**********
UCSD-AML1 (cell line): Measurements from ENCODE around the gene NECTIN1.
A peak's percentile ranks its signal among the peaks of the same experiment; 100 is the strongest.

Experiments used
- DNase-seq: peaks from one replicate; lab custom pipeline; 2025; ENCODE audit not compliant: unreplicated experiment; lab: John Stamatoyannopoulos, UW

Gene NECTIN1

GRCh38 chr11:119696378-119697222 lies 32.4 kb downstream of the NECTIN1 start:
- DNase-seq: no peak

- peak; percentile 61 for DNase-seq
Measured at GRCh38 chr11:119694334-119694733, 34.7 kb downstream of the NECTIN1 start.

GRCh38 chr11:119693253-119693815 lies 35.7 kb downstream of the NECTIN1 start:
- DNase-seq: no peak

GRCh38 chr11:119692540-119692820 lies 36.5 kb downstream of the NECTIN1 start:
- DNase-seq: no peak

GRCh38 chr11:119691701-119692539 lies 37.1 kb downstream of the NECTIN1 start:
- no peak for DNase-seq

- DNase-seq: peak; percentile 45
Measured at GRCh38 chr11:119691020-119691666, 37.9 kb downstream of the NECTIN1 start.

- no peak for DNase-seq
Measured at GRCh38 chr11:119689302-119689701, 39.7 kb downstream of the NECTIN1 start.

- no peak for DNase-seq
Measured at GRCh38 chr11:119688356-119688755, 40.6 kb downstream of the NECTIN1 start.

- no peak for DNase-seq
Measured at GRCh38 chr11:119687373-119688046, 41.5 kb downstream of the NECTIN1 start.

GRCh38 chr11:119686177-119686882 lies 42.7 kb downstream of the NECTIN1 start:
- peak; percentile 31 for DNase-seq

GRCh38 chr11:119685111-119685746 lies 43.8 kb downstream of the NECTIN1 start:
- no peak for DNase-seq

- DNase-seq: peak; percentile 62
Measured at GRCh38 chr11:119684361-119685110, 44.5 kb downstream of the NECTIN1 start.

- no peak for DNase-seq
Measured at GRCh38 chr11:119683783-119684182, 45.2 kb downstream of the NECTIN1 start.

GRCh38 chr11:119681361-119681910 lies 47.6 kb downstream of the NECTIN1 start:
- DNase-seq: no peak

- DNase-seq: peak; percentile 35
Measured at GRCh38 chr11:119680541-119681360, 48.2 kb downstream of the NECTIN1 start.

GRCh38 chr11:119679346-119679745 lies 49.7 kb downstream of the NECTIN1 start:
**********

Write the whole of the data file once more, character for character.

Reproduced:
UCSD-AML1 (cell line): Measurements from ENCODE around the gene NECTIN1.
A peak's percentile ranks its signal among the peaks of the same experiment; 100 is the strongest.

Experiments used
- DNase-seq: peaks from one replicate; lab custom pipeline; 2025; ENCODE audit not compliant: unreplicated experiment; lab: John Stamatoyannopoulos, UW

Gene NECTIN1

GRCh38 chr11:119696378-119697222 lies 32.4 kb downstream of the NECTIN1 start:
- DNase-seq: no peak

- peak; percentile 61 for DNase-seq
Measured at GRCh38 chr11:119694334-119694733, 34.7 kb downstream of the NECTIN1 start.

GRCh38 chr11:119693253-119693815 lies 35.7 kb downstream of the NECTIN1 start:
- DNase-seq: no peak

GRCh38 chr11:119692540-119692820 lies 36.5 kb downstream of the NECTIN1 start:
- DNase-seq: no peak

GRCh38 chr11:119691701-119692539 lies 37.1 kb downstream of the NECTIN1 start:
- no peak for DNase-seq

- DNase-seq: peak; percentile 45
Measured at GRCh38 chr11:119691020-119691666, 37.9 kb downstream of the NECTIN1 start.

- no peak for DNase-seq
Measured at GRCh38 chr11:119689302-119689701, 39.7 kb downstream of the NECTIN1 start.

- no peak for DNase-seq
Measured at GRCh38 chr11:119688356-119688755, 40.6 kb downstream of the NECTIN1 start.

- no peak for DNase-seq
Measured at GRCh38 chr11:119687373-119688046, 41.5 kb downstream of the NECTIN1 start.

GRCh38 chr11:119686177-119686882 lies 42.7 kb downstream of the NECTIN1 start:
- peak; percentile 31 for DNase-seq

GRCh38 chr11:119685111-119685746 lies 43.8 kb downstream of the NECTIN1 start:
- no peak for DNase-seq

- DNase-seq: peak; percentile 62
Measured at GRCh38 chr11:119684361-119685110, 44.5 kb downstream of the NECTIN1 start.

- no peak for DNase-seq
Measured at GRCh38 chr11:119683783-119684182, 45.2 kb downstream of the NECTIN1 start.

GRCh38 chr11:119681361-119681910 lies 47.6 kb downstream of the NECTIN1 start:
- DNase-seq: no peak

- DNase-seq: peak; percentile 35
Measured at GRCh38 chr11:119680541-119681360, 48.2 kb downstream of the NECTIN1 start.

GRCh38 chr11:119679346-119679745 lies 49.7 kb downstream of the NECTIN1 start: